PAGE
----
Unfortunately, geysers like this are becoming a common sight around Coloardo Springs as thieves get more and more aggressive stealing expensive copper backflow valves.
From one end of the city to the other, irrigation systems are being targeted. The result is expensive repairs and wasted water. A gusher like this one spouts upwards of 150 to 200 gallons per second.
And thieves are so bold they come back time and again after the valves are replaced, at a cost to the customer of hundreds apiece, said Scot Smelker, president of All American Landscape Co.
His company has a contract to maintain irrigation systems in city parks and on private property all over the Springs. He said no region is immune.
Even worse, thieves no longer are detered by steel cages the city had started using to protect the valves.
Smelker said thieves simply put a chain on the cages and rip them from their concrete bases.
On May 24, a traffic stop led to the arrests of William Matuska, 44, and Bruce Williams, 48. Police believe the pair committed more than 50 thefts over the past six to 12 months, causing an estimated $150,000 worth of damage.
Not only are copper thieves leaving neighborhood parks high and dry, they are leaving neighborhoods in the dark because they are targeting the copper wires in streetlights.
These creeps are risking electrocution to pull the wire from city streetlights.
Smelker believes scrap metal dealers ought to be held accountable for facilitiating the thefts.
He blames them for not policing their purchases of backflow valves and wire.
In fact, he said a “sting” operation recently showed him there’s a thriving black market for the backflow valves. Smelker said his supplier took three new valves, which cost $200 to $500 apiece, to a scrap metal dealer who paid $78 cash and tossed them into a crate of similar valves.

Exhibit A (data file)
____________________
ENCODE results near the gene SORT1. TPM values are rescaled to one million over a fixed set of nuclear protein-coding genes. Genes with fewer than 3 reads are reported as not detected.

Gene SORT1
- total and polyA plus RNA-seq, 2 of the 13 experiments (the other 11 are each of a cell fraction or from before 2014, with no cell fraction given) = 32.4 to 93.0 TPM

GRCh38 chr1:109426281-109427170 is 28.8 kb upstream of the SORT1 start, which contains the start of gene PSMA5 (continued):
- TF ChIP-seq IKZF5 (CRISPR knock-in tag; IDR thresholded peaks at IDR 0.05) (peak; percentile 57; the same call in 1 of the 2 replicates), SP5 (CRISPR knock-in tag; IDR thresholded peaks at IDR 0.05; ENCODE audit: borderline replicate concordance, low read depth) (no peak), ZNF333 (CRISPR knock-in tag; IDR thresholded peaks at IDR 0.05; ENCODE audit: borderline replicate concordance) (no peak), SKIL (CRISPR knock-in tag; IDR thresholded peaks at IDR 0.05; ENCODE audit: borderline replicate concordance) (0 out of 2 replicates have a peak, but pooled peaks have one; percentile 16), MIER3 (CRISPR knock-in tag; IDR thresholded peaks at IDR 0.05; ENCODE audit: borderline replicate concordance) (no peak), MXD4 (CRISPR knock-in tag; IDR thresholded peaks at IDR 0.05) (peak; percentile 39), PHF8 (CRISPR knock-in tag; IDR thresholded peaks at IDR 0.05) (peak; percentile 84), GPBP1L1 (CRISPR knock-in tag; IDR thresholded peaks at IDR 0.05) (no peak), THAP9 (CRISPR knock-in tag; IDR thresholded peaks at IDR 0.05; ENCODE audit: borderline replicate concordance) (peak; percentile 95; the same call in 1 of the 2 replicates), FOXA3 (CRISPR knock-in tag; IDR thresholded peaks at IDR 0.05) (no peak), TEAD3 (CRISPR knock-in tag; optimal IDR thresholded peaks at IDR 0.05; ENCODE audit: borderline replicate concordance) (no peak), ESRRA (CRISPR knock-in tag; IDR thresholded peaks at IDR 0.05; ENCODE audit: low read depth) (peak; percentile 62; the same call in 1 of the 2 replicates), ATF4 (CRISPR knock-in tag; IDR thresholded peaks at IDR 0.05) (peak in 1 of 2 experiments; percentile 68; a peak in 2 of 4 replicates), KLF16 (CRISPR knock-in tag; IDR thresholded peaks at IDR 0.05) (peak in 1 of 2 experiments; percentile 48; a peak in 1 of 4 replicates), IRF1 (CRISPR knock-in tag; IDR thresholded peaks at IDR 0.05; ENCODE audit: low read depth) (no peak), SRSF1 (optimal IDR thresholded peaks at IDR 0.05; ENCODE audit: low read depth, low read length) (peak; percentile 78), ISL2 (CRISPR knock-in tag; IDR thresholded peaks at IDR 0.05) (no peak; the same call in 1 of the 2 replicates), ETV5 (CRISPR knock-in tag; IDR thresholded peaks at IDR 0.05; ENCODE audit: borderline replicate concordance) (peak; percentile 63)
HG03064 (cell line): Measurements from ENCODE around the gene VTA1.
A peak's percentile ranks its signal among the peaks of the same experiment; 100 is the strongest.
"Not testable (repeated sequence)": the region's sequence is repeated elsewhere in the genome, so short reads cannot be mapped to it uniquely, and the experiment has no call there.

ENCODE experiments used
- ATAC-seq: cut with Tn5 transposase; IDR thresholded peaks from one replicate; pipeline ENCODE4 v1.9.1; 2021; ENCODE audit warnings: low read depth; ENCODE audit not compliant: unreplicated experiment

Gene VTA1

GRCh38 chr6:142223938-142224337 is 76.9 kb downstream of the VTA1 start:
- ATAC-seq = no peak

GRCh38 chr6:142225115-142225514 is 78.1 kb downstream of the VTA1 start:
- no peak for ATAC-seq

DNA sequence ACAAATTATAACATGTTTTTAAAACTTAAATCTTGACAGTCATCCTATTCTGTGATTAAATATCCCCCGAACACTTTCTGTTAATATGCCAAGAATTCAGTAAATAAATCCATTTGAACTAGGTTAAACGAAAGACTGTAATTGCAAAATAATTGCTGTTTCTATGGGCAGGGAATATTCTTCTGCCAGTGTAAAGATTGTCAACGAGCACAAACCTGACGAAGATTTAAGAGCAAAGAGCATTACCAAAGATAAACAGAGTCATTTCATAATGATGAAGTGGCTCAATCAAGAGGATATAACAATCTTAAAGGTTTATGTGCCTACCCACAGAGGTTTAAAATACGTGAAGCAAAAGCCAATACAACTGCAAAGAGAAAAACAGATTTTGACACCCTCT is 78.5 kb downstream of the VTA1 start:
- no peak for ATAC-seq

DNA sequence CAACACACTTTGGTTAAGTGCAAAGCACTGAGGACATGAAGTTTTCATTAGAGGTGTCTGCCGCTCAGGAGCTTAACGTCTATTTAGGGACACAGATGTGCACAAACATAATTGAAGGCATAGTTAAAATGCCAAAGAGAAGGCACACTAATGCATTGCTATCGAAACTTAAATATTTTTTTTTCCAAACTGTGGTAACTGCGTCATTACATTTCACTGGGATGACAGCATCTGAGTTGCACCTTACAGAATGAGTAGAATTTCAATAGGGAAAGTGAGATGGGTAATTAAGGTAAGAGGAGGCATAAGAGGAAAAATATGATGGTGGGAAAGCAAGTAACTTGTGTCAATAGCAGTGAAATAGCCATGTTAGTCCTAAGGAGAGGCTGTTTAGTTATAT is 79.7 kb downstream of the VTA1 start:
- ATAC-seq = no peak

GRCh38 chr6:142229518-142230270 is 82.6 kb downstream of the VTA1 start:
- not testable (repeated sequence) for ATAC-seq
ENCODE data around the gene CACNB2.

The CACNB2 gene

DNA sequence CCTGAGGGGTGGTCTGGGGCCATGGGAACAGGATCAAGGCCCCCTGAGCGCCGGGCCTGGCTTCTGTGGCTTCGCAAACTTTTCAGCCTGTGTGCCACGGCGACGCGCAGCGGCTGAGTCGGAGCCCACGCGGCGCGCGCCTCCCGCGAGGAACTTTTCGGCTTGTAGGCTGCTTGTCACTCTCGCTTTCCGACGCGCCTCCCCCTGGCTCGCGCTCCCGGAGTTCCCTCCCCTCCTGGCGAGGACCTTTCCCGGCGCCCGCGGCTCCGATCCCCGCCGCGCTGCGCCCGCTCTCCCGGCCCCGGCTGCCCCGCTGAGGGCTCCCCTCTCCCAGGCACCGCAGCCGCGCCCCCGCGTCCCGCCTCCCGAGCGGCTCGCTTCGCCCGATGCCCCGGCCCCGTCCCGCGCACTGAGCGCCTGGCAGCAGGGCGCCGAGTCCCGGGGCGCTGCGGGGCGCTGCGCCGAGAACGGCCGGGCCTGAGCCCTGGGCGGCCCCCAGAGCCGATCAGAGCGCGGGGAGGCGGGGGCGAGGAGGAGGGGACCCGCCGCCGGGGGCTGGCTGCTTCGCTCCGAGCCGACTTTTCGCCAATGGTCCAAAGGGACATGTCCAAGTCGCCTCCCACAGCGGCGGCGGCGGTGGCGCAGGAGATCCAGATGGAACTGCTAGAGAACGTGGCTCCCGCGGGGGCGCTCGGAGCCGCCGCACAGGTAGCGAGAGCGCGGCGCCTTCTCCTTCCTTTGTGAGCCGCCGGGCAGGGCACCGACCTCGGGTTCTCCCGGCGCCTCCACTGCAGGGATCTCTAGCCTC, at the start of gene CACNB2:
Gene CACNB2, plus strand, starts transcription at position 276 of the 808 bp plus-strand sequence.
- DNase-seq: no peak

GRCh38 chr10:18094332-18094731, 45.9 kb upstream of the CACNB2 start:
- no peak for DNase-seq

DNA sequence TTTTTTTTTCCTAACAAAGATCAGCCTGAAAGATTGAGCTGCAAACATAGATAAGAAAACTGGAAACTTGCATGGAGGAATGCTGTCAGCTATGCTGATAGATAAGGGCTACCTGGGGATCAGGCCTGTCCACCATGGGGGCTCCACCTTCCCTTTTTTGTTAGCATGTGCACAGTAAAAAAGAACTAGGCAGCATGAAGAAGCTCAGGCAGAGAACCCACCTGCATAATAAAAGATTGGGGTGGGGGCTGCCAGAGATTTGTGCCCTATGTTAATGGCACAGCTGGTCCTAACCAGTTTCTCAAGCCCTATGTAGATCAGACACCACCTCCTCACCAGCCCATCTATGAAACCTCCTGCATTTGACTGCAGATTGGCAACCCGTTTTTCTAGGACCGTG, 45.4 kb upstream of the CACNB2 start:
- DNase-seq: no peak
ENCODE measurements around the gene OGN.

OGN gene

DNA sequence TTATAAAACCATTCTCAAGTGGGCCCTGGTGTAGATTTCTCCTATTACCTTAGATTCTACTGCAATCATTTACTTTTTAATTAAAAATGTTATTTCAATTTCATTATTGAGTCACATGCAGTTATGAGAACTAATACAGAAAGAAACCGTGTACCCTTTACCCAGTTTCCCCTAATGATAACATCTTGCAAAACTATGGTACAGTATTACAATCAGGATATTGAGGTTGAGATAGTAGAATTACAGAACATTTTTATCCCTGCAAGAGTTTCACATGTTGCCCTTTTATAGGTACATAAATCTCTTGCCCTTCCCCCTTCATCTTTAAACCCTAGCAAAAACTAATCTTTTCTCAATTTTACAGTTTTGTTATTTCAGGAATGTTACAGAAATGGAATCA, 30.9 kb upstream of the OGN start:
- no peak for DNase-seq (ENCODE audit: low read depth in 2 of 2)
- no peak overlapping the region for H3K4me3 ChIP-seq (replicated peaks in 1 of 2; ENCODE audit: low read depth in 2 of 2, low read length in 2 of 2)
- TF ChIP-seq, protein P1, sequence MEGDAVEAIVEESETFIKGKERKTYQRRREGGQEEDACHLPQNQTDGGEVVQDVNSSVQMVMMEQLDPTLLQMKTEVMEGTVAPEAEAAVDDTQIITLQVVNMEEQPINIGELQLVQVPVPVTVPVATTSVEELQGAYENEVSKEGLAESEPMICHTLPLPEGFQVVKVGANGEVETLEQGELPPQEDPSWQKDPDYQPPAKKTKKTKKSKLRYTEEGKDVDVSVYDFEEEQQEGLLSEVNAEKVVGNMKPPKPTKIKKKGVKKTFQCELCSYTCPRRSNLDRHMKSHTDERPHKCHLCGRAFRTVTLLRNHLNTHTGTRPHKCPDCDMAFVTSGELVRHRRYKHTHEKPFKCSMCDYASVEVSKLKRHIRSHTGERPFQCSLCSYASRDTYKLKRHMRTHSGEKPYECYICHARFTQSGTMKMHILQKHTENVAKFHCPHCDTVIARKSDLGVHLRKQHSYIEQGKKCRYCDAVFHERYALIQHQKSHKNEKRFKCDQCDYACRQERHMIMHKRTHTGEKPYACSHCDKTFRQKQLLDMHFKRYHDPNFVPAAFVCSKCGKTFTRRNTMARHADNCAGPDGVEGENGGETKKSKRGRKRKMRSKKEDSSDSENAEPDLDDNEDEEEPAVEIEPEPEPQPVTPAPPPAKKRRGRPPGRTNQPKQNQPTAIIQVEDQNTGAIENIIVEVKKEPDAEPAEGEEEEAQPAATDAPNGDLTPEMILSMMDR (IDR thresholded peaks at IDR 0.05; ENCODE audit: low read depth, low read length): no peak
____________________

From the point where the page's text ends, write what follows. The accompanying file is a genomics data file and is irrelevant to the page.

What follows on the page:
“There were crates and crates of backflow valves,” Smelker said. “Pallets of them everywhere. The guy took the valves, handed over the cash and out the door.”
Smelker said a new state law requiring scrap dealers to check the identification of anyone selling more than $300 of precious metals has “too many loopholes.”
But it’s a start.
He also likes the idea of neighborhoods getting more involved in policing their parks for copper thieves.
The city recently issued a plea for folks to call police – 444-7000 – or text “CSPD” to 847411 on their mobile devices when they see suspicious activity. It could be men “working” on streetlights or irrigation systems.
Many besides Smelker blame the scrap metal industry for the spike in copper thefts and point to reports like this on the website of the Institute of Scrap Recycling Industries showing record earnings.
In its defense, the institute points to its aggressive campaign to stop the purchase of stolen metal whether it’s wiring, backflow valves, beer kegs, automobile catalytic converters or more.
It also offers posters for its dealers to print out and display.